Life in the Campo and Other Adventures
Life in the village is wonderful. I love it. I am content with being here and find it a pure joy that there are more donkeys on our road than cars. I love taking hikes. I love the cactus. I love having to cross the river six times a day when I want to visit someone. I like that I am getting strong carrying water and I love that Aaron and I can set our own schedule.
To get into town we had to drive our motorcycles up the high road from Bañado to Comarapa. The road is a little more than a mule trail, with huge hills, steep cliffs, eroded sections, cow dung, loose pigs, and on this particular day-mud as deep as my knees in places, and rain. So after two hours of driving the cycle, I look like I just completed a major mud soccer tournament. I am in heaven! What fun to have your transportation become a test of endurance, strength, agility, and mud wrestling. An exercise in Evil Knievel childhood dreams come true. Can't wait to show my brother my new skills!
—From an email to Julie Gage, a lifelong friend
Our New Home
When I first saw the place I was borderline depressed. We romanticize adobe in America—In reality I live in a sun-baked mud and straw house and it looks like crap. The dry latrine is a squatter instead of a stool to sit on and the number of spiny plants caught me off guard. But as I sat on the front porch and the peacefulness of the place seeped into my bones I became incredibly happy and content with my new home. It has an incredible view. At night we were wowed by the display of the stars. I haven't seen this many stars since my days at camp. The sounds of insects, the fresh air, the few houses, and the trickling of the river pleases my soul. As various pigs, goats, and donkeys passed by on the road it even became more cherished. I think I will like living here although at times I will definitely feel restless.
—From an email to her parents
On America's 'task-driven' culture:
I am learning a lot about our task-driven culture versus a relationship-based culture. Family is definitely the priority here (while often expressed sexist), but definitely a priority. From the development standpoint, when we come into a community and focus on the work, the task, the achievements, and not invest into the relationships, our being there is almost worthless in their eyes. Why don't we live in a culture where you take two weeks to honor the dead and console the living? Why don't we leave work to be with a friend in the hospital, instead of making our dutiful visitation for 15 minutes? Why do we move from our families and friends to go to school, to work, to assist in the development of another country instead of our own? Why are our closer friends those people other than family? Why do we move from the friends we have which are closer than family? Why do we value the type of work more than the location in relationship to those we love?
—From an email while in Bolivia
On vocational calling and careers
I think that our contentment with God should be sufficient—and I hope we can always see that no matter what work we are doing we can be in ministry The world needs people who love—and you do that well. I also think that we are created for a vocation which hopefully will incorporate our greatest gifts with the world's needs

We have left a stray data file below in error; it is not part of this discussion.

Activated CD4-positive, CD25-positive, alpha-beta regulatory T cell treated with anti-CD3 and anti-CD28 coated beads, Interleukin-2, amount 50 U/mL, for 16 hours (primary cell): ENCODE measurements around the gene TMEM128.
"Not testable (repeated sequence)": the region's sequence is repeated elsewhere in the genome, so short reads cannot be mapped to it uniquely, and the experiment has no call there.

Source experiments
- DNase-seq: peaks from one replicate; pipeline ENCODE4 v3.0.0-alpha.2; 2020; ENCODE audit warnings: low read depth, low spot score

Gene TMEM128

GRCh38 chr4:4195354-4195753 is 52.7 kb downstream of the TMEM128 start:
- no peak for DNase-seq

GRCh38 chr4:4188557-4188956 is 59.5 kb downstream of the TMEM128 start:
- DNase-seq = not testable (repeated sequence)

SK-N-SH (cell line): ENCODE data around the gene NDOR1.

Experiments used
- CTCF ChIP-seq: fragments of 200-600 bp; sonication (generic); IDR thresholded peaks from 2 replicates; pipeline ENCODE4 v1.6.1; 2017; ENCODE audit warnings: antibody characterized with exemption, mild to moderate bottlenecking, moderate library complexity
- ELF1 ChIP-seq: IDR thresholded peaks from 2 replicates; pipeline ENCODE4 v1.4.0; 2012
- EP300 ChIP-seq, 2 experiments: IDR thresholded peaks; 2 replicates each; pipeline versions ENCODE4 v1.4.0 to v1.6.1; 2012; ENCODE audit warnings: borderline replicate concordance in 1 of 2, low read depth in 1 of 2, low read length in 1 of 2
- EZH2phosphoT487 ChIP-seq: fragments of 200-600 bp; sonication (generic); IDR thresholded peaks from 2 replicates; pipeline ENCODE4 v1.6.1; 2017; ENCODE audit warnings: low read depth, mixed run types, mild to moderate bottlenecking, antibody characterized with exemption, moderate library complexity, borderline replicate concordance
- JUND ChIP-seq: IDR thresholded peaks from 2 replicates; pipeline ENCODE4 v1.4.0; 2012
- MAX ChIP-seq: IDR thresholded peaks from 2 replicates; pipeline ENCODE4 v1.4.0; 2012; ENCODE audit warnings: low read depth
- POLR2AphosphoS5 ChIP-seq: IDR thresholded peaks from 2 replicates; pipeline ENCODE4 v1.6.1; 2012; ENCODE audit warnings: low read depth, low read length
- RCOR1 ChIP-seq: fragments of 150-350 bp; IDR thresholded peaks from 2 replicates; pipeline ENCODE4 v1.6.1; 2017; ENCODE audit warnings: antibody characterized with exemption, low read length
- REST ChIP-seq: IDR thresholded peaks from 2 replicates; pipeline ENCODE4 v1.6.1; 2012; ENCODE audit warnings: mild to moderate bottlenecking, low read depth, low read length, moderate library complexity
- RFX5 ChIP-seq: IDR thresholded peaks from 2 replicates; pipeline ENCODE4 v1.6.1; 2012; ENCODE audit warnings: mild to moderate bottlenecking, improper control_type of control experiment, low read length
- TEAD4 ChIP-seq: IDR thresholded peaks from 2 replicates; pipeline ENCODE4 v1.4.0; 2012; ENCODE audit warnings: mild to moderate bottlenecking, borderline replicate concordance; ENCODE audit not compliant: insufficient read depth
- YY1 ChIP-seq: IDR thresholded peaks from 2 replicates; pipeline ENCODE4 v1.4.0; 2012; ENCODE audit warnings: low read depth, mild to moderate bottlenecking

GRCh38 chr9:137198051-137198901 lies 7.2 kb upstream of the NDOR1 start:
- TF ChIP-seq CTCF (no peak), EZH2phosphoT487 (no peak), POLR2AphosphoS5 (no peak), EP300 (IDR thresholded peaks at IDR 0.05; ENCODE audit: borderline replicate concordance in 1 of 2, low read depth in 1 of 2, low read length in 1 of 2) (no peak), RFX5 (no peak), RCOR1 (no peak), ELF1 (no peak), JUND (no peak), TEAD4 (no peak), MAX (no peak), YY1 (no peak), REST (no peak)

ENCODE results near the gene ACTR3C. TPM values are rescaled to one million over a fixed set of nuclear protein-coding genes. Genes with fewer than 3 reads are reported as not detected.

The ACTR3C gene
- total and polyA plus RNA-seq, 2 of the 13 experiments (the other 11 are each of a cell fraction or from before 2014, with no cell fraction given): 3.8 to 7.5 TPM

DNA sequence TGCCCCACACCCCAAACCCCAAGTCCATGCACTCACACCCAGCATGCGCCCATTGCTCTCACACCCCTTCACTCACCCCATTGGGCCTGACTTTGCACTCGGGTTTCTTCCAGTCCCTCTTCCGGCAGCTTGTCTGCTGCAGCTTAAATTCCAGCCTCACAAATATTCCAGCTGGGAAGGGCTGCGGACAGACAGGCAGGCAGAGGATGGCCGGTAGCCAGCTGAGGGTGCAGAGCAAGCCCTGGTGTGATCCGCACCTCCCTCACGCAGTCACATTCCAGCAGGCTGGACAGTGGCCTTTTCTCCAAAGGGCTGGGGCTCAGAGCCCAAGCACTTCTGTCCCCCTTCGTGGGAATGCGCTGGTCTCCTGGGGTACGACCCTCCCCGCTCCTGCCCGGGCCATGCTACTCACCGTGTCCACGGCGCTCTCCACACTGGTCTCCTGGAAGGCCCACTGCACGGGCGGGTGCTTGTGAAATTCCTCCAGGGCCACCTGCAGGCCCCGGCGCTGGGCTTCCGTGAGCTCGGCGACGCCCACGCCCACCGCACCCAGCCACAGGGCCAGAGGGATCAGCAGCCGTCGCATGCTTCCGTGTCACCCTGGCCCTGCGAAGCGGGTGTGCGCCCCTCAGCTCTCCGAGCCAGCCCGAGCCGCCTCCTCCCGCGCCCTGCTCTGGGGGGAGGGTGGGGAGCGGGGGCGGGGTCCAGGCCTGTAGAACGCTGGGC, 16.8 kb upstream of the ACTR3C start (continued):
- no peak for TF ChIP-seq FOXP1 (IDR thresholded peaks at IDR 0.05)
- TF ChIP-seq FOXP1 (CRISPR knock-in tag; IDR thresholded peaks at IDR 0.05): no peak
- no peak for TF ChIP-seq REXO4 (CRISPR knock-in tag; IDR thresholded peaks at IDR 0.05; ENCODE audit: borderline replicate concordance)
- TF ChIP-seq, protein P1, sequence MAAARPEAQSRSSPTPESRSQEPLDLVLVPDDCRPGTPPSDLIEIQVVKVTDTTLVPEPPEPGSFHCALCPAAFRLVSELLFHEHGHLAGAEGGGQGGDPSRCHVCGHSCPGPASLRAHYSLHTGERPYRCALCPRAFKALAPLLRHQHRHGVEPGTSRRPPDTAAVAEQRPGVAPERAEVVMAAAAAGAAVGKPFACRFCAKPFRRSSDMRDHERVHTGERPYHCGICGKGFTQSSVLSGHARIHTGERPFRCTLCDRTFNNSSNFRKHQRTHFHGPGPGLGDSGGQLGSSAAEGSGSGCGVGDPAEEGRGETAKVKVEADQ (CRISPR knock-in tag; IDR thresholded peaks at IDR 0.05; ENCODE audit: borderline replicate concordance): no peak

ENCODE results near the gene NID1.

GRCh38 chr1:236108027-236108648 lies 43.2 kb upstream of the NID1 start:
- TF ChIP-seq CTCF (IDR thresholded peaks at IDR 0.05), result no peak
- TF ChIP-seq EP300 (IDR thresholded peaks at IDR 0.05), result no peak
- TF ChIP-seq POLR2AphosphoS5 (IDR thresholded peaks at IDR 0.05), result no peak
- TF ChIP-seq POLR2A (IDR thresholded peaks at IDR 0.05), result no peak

—From a letter to Val, her college friend and soul friend
Aaron and I are going through more of the graduate program literature. We both feel pulled in several directions. My latest is that I still love the Masters in Law and Diplomacy from Fletcher, but am also considering a law program. Being in this type of work only reinforces my repulsion for 9-5 or 7-3 as the case was for teaching. I would like to have the freedom to work on my own or in an office, to work part-time, or at home. I've been thinking of maybe even continuing with MCC in the states with justice issues of the inner city, international trade, immigrants, or juvenile delinquents. I still am pulled many directions, but justice issues seem to come up regularly. I am obviously still figuring out what I want to do with my life-but I am definitely trying to decide which type of grad program would offer me the most options in my professional life. Although a PhD in political science still is attractive, I feel like it limits my options to teaching and/or researching. What will probably happen is that I will apply to several schools and figure out who will accept me. But I will be looking at taking the LSAT and definitely looking at taking the GRE again---uggg.
—From an email to her family
On Service and Faith
My desire to serve has not been still since my first introduction into the third world, but with a deeper reliance on God through prayer, I will be a better vessel which God can use. I believe that service is a way of life. Whether I am teaching high school to inner-city kids in Tacoma, or working in Honduras, I am a servant and my job is to learn to be an effective one for God's purposes.
—From a letter to Val, her college roommate and soul friend
What struck me deeply is Ephesians 1. "I pray that the eyes of your heart may be enlightened, so that you may know His calling, what are the riches of the glory of His inheritance in the saints." (Ephesians 1:18). The "heart enlightened." How often we speak of the mind being enlightened. But Paul speaks of the HEART! Enlightenment often refers to openness, understanding, or to brighten, to illuminate, or to teach. To know God's calling, therefore, I must enlighten my heart toward the teachings of GOD.
—From her college journal while reading the book of Ephesians